In part, this is because, if the Zone System is a measurement scale, then its units turn out to be rather odd. In fact, contrary to what you often read in second sources, Adams himself made a distinction between “Zones” and “Values”. A Value has a particular meaning in this context; but a Zone is a matter of choice. In other words, a photographer measures a Value, but selects a Zone. This is to be done intentionally at the time the scene is photographed. Following Adams’ usage, I should distinguish between the Value that some element in a scene might have and the Zone that you or I as a photographer would map this too. We set this relationship by measuring the Value of some reference element in the scene (perhaps a gray card) and then choosing an exposure setting. In Zone System jargon, it is customary to refer to whatever the luminous intensity of a middle gray card is in a scene as “Value V”. Hence, Value V depends not just on the scene, but on the light. Value V for a landscape at noon is not Value V for the same landscape at 7pm. It is not the same at noon on a sunny day and at noon on the following, cloudy day. To quote Adams, “a middle-gray print value that matches the 18 percent reflectance gray card is designated Value V.” (From The Negative, p.48.) The simple choice that a photographer can make is to map Value V to Zone V, but there are so many times that this is the wrong choice, and a stunningly wrong choice at that, that we shall have to consider very clearly the entire chain from scene to digital file (or files) to print (or screen). We shall discover that even if we ultimately want Value V in our scene to map to Value V in our final print, as is very often the case, that choosing an exposure that puts Value V on Zone V is a big mistake, especially with a DSLR. And yet, this is the default behavior of most cameras (or close to it).

We just learned from Adams about an “18 percent reflectance gray card”, and it will turn out that this will become our reference for what 50% means in terms of prints, negatives, and scenes. You will learn that this rather odd choice of mid-point (I mean after all, what is 18% the middle of? 36%?) comes from studies of human visual perception. It might perhaps surprise you to learn that the middle gray value in the square we’ve been looking at on this page is probably putting out about 22% of the maximum amount of light that your monitor can emit; that is, its luminous intensity is around 22% of what the white square is showing. I base my guess on the belief that most monitors are set up using an sRGB color space or something close to it. So here is another quandary that we shall have to resolve: what does 22% have to do with 50%? Back to Adams, what does 18% have to do with 50% for that matter? And then, if 18% is right, can 22% be right too? (Hang on, but if you’re a ProPhotoRGB kind of a person, for you 50% is 29%. Yet another quandary!)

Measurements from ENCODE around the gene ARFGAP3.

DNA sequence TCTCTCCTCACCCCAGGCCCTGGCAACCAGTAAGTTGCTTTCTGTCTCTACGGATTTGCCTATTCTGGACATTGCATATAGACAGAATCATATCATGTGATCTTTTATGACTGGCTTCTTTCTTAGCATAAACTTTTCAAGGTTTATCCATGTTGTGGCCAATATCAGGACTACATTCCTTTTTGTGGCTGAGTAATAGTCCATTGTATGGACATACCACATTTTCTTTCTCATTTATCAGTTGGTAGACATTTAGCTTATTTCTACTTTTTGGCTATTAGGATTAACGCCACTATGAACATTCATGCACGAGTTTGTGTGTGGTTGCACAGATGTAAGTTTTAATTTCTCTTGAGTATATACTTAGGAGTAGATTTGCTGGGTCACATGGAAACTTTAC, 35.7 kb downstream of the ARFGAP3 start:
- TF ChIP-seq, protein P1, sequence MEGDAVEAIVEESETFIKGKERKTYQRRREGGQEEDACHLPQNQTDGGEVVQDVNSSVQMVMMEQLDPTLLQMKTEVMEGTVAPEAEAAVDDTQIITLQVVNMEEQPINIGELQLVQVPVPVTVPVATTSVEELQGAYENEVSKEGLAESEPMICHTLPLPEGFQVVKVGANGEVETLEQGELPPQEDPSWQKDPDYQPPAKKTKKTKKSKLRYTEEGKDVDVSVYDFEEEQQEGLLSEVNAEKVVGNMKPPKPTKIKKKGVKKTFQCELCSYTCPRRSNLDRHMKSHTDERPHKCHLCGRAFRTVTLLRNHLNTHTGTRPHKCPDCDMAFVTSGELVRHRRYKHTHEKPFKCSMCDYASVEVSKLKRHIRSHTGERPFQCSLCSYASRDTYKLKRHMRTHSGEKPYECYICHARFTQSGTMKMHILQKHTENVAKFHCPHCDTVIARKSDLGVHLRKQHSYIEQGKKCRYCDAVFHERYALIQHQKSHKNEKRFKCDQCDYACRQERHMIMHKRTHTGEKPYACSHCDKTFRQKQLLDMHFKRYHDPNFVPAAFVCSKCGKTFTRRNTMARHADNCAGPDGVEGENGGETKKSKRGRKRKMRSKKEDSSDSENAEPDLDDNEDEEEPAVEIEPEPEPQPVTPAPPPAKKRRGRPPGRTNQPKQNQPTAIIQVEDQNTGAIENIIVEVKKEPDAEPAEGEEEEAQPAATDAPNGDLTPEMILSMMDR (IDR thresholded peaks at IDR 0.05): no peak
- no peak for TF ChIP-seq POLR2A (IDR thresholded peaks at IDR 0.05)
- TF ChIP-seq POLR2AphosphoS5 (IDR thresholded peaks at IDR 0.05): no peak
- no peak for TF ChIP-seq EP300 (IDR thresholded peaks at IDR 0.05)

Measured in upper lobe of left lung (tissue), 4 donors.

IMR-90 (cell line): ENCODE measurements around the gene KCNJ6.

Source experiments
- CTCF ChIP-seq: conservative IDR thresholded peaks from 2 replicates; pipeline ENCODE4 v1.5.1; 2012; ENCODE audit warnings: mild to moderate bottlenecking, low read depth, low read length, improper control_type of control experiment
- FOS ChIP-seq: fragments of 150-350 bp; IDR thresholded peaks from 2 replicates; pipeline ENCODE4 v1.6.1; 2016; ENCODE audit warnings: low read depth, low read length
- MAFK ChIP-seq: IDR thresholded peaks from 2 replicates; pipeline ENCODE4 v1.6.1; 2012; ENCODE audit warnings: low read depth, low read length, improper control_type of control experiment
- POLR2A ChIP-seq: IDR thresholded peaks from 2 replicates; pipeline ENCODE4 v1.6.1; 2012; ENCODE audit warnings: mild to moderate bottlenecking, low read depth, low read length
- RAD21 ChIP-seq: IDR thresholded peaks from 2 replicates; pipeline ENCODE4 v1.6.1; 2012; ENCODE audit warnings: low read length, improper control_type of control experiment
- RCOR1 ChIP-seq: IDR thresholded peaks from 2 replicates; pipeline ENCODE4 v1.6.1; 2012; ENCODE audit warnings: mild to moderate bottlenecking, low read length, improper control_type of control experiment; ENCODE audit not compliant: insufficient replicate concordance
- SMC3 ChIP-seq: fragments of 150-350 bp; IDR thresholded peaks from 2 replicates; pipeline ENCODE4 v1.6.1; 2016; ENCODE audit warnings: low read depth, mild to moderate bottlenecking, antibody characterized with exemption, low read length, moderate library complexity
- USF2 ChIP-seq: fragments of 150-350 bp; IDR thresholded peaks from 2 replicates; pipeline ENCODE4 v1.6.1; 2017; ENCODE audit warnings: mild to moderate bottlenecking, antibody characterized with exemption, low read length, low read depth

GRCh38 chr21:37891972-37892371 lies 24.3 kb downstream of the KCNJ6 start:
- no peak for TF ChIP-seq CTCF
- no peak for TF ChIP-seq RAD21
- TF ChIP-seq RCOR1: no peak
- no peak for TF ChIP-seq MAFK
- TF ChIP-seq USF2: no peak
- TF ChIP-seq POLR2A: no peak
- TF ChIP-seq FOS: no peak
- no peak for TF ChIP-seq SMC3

The units of the scale

Still, we have just been battling with the question of a single useful reference point on the range of light for prints, screens, files, and scenes. We have yet to introduce a unit of measure, a scale. Following the standard conventions of photography and the Zone System, our scale will be the “stop”. A one-stop change in luminous intensity is, depending on the direction, a doubling or halving of the amount of light. (If you are familiar with sound, it is equivalent to a 3dB change in sound level.) We get a one-stop change of exposure by doubling or halving the ISO value, by doubling or halving the shutter speed, or by changing the aperture setting by the square root of 2.

The pieces of the puzzle

So here are the guts of the Zone System: We have a scale for the range of light. The scale has a reference point at the middle, call it 50% for lack of a better term. The units of the scale are stops. The scale reads off in Values. The reference point in the middle is Value V, by definition. The scale of Values goes up and down from Value V by stops; so one stop more than V is VI, one stop less is IV, and so on. When we make an exposure, we choose what Value from the light in the scene to map to what Zone. A ‘normal’ exposure might map Value V to Zone V. An underexposure might map Value V to Zone IV.

In employing the Zone System, this is our first and central degree of freedom: we choose an exposure setting. In making this choice, we are, intentionally or unintentionally, mapping a Value V luminous intensity to some exposure Zone. If, for the sake of argument or experiment, I actually do put a gray card in a scene and take a picture with my DSLR, the values in the file can turn out to be greater, lesser, or exactly on whatever 50% means. If I shoot JPG, that would be 119 decimal. If I shoot 12-bit NEF, that would be about 737 decimal. Our next degree of freedom is associated with how we “develop” the negative. In the traditional dark room, this meant using either normal development, or pushing (over-developing) or pulling (under-developing) the development by some number of stops. In a digital dark room, the equivalent effects can be achieved through a curves layer. You will learn that a curves layer is a much more powerful and flexible tool than push or pull dark room processing could ever hope to be.

As Alice once said, “what is the use of a book without pictures or conversations?” So, down the rabbit hole we go, looking for the pictures and the conversations!

PS. This is a work in progress. Stay tuned for updates and new pages as I add them in.

Next Page…